Sunday, May 17, 2020

Montreal - A Girdled Porcupine (reflections on a reunion in 2013)






Forty years, unbelievable and yet, a reality; that it's been that long since I graduated from McGill with my M.D.;C.M. and a little B.Sc. tucked in as well for my six-year experience. Annie Foyle, you said some of the time at school felt ethereal. Medicine not necessarily what you might have chosen, either, had you been given more time to think about it. You have had a rewarding career, nonetheless, as have I, and yet I understand entirely. One finds oneself in high school with only a vague sense of the future, a glimpse of purpose, some inkling of direction. Poof! You are there, and somehow you make it through a fantastic experience. Now, forty years later, there is perspective and time to reflect. Before this time, it's the demands of the job that comes with this challenging career choice, the intense needs of spouse and family, and just a little time with friends and creativity. Not enough sand in the hourglass for more. Reflection and introspection become needs and indulgences of maturity.
I noticed how many of us reflected on the subject, "Will we be there for future reunions?" Our aches and pains, cancer, angina, hypertension, and arthritis and just the feeling of fatigue at the end of a day all force us to look ahead to the reality of mortality. (As I edit this in 2020 the spectre of Co-Vid 19 also looms.) Some of our classmates are no longer with us already. Some lost far too soon.

I enjoyed the reunion, despite my feeling that it was much too short. Not the medicine reunion, that was about right; but, those events conflicted with general reunion events that I would like to have attended on campus. I did visit and thoroughly enjoyed the Leacock luncheon; Dan Needles was the speaker. I enjoyed his talk enough that I'm planning to buy a book or two. I believe some of my former Lutheran Collegiate Bible Institute classmates might enjoy these stories, too. The humor rings genuine in the telling. Maybe, copies will make their way back north. Warm and folksy humor tickles my fancy.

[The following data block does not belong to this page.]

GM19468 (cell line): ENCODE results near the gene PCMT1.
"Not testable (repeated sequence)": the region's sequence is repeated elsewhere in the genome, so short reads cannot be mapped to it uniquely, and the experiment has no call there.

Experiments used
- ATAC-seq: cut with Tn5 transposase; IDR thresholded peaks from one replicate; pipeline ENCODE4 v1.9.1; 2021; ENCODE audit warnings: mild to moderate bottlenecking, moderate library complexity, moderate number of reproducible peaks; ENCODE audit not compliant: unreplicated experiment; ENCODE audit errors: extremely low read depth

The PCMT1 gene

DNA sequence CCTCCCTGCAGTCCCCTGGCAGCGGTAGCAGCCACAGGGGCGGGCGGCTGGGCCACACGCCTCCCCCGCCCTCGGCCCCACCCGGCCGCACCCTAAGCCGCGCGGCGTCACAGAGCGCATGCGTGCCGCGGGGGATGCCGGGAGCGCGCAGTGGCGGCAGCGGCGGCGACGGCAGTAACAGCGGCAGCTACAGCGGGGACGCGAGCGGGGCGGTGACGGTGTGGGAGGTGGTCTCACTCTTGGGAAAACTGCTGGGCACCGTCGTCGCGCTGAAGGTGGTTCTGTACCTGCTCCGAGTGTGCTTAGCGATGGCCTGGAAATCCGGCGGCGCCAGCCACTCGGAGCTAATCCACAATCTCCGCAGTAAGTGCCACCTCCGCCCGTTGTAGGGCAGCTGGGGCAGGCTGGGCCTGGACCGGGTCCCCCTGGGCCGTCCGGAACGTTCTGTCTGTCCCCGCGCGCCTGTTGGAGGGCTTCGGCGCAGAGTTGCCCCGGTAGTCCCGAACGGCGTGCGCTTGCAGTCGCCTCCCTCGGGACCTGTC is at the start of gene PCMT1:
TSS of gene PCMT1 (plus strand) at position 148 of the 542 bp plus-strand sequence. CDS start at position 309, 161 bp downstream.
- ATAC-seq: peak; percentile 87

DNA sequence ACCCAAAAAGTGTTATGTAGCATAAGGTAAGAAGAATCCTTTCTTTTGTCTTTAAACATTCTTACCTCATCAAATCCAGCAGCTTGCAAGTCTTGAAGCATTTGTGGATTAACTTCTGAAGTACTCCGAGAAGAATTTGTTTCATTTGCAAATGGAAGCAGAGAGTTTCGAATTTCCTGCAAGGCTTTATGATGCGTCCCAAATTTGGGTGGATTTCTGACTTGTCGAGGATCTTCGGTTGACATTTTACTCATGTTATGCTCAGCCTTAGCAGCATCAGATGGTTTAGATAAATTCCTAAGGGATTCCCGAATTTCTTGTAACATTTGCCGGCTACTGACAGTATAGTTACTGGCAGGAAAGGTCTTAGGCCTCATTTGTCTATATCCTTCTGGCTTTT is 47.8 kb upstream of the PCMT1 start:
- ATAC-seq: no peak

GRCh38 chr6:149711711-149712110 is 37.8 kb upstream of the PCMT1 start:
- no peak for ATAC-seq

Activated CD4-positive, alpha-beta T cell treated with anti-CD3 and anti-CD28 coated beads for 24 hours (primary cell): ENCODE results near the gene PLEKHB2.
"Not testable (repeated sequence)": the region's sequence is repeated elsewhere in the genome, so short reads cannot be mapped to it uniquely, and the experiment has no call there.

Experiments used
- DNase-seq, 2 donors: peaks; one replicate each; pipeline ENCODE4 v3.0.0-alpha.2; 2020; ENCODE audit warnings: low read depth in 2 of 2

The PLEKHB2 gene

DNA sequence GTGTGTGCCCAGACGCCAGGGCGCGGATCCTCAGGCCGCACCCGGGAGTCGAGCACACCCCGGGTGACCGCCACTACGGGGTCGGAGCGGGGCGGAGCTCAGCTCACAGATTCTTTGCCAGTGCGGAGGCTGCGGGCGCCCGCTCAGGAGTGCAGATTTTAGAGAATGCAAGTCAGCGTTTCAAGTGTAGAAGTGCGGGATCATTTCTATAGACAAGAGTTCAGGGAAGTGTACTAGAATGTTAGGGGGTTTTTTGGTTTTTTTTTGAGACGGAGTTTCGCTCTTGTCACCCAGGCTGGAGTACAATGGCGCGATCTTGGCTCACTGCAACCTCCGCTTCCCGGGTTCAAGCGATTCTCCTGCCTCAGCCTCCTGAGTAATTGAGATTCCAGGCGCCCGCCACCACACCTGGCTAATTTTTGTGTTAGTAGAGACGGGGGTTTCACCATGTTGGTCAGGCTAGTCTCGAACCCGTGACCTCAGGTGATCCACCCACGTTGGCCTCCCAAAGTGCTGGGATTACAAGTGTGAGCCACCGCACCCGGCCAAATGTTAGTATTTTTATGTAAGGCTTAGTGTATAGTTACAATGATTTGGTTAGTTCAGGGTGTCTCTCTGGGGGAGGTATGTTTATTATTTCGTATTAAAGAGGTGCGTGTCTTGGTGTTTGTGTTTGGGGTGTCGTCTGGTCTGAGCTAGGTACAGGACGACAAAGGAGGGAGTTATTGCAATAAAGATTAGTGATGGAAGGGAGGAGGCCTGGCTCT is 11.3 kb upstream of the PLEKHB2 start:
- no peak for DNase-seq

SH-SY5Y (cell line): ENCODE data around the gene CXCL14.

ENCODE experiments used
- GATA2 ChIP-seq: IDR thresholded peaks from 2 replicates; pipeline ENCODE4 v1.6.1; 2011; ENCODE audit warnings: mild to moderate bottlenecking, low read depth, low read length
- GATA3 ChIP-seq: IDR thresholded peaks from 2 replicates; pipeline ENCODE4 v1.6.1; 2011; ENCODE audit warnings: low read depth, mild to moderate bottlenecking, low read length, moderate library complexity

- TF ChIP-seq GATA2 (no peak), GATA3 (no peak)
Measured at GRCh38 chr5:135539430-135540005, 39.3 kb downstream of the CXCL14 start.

I am an inadvertent object of humor too often, which maybe is why I like the fun of a gentle nature at other's expense. It happened one night when walking back to my hotel, where a statement of mine was taken to mean something entirely not innocent. While Ms. Manners might suggest responding with humor, I shook my head. I was silent, reflecting on how men's minds tend to bring sexual innuendo to any comment. Maybe women's, too, though I do not find that personally, is my style. My husband reflects that I am perpetually naive, I think he's right.

Annie arranged a lecture about the history of the architecture of the McGill campus by Professor David Covo at our reunion dinner. I was fascinated! Montreal is an island with a beautiful mountaintop park, designed by Olmsted, at its center. Treasured vistas are preserved by the architects as they plan the city. Maintaining the view, preservation of history, and a push for green architecture are restraints.